Yesterday I donated my car to KPCC, my favorite radio station. This is quite an easy thing to do and I highly recommend it if you A) have a car to get rid of and B) care about supporting news that isn’t sensationalistic propaganda (i.e. most mainstream news). The car was still drivable but needed so many expensive repairs that keeping it no longer made sense. And because it needed so many repairs I worried about the karmic repercussions of selling it to an individual buyer. Thus, I found myself yesterday morning clearing the car of all my belongings, shoving them all into those large blue Ikea bags. At which point I started crying. Ugly sobbing all over the place. Tears of absolute loss and sorrow.
At first I didn’t really understand what I was so upset about. The car was clearly no longer practical for me and was sucking my already starving bank account even drier. But this is the irrationality of our relationship with objects. My 1999 Cross Country Volvo Station Wagon was no longer just my car. It was a trusted old friend. One that sometimes let me down but was always there for me.
I’ve been driving the Volvo since I was 16. My parents bought the car my senior year of high school and to me it was the epitome of Northern California glamour. With its supple leather interior, dazzling moonroof, and keyless entry, it was the most luxurious car my family had ever owned. Because my disgusting high school was a 1.5 hour drive from my house, I often ended up taking that car to school (my own car was a 20-year-old Volvo station wagon that couldn’t be trusted in the snow). The drive to school was treacherous, down the curvy Highway 140, a scenic highway nestled in the Merced Canyon. Whenever I drove that car I felt protected and safe, as Volvos are known for their sturdy structure and endless safety features.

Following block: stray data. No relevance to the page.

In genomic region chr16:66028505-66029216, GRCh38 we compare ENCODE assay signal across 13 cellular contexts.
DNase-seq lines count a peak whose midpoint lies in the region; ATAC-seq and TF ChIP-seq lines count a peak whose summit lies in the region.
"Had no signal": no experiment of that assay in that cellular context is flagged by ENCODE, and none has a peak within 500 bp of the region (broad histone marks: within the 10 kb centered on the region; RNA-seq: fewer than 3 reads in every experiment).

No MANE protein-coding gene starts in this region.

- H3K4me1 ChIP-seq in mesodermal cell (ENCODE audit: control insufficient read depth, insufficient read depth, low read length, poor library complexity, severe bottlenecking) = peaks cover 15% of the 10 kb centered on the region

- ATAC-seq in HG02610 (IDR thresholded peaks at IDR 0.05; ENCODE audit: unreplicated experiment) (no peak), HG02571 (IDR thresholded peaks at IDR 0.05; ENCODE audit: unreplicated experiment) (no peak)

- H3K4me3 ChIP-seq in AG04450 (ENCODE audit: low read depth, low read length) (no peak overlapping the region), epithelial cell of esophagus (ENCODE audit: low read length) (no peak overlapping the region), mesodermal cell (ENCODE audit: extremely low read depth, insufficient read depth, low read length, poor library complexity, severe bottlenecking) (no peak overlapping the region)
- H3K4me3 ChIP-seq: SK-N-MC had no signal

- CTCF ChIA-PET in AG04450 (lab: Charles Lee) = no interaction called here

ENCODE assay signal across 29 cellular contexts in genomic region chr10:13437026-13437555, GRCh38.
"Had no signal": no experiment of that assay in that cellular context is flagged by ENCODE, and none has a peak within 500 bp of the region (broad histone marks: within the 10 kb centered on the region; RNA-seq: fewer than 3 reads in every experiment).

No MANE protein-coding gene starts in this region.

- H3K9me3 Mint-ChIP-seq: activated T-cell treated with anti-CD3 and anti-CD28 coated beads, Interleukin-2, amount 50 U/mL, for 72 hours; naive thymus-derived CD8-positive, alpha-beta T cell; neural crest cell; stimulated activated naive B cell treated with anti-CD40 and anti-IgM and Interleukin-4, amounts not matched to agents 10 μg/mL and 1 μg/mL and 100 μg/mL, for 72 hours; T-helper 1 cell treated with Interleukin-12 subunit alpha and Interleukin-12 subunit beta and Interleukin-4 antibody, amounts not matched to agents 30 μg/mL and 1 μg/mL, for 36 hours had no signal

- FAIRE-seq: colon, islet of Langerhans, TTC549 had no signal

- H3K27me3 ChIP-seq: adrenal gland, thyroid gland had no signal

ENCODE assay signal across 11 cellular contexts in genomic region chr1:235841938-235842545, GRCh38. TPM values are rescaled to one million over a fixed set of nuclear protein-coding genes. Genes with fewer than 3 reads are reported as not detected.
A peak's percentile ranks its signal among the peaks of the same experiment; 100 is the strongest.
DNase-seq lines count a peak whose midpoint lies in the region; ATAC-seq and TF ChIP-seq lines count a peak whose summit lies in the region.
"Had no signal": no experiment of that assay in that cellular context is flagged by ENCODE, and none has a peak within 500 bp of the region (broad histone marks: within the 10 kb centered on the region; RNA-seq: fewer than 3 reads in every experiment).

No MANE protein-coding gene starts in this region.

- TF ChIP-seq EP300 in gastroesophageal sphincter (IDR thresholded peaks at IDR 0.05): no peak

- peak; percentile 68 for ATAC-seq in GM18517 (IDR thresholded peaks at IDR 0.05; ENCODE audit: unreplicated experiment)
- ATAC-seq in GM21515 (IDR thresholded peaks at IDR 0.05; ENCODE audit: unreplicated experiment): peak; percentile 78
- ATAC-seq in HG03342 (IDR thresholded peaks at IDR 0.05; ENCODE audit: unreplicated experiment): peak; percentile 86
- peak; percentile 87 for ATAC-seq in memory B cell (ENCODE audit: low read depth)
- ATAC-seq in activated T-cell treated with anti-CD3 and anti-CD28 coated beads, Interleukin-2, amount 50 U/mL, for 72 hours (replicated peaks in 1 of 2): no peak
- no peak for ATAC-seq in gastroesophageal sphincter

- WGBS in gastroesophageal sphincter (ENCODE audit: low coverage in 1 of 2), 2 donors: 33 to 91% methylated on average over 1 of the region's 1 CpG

In the years I lived back East for college and New York the Volvo was my California car, the car I drove every time I came home. In this period it represented home, familiarity. For native Californians living in New York there is nothing more comforting than returning to California and driving on our beautiful country roads, going to the grocery market and parking right in front without having to worry about schlepping your groceries ten humid blocks to get home. The Volvo represented this kind of Californian mobility, liberation from the cramped New York lifestyle.
My parents passed down the Volvo to me in 2010, after a year of tragic occurrences, the year my nephew died, the year my best friend lost her father. 2010 was the saddest year of my life. It was also the year I was cast to be on an HGTV show called Secrets From A Stylist. A job that changed my life completely while introducing me to one of my closest friends. My parents gave me the car because I needed it for work. Because I had just come back from New York and had no car. And because I was just recovering from an incredibly frustrating year of career downturns and personal loss.
I received the Volvo when I really needed it, and my parents act of giving at that time is representative to me of all they worked to give me my whole life, the amazing childhood they provided me. The excursions we took together, the freedom to talk about what we wanted to talk about, the encouragement to follow our interests. The car was just another example of the care I received throughout my childhood. And for this reason the car was no longer just a car. The car was love.
When objects stop being objects and start being the physical manifestation of relationships and history, getting rid of them can be incredibly painful. This is probably one of the reasons so many people struggle with hoarding, fear of losing the past, history. So today I am mourning the loss of an old friend and family member. I miss the Volvo.
Moving on to brighter territory, I did something I never thought I’d do. I bought a Prius. True, they are totally ugly. And true, they don’t have the cargo space that a Volvo has. But they get amazing gas mileage. As someone who drives a ton for work, I’m saving a lot on gas money while doing something small to show I care about the impending doom of global warming. Plus, my Prius is my favorite color, navy blue:
I don’t think I’ll ever have the personal attachment for the Prius that I had for the Volvo. The Prius wasn’t there for me in high school and it never welcomed me back from New York. But the Volvo will always represent my teens and twenties. And now that I’m 30, it’s time to move on to the next chapter.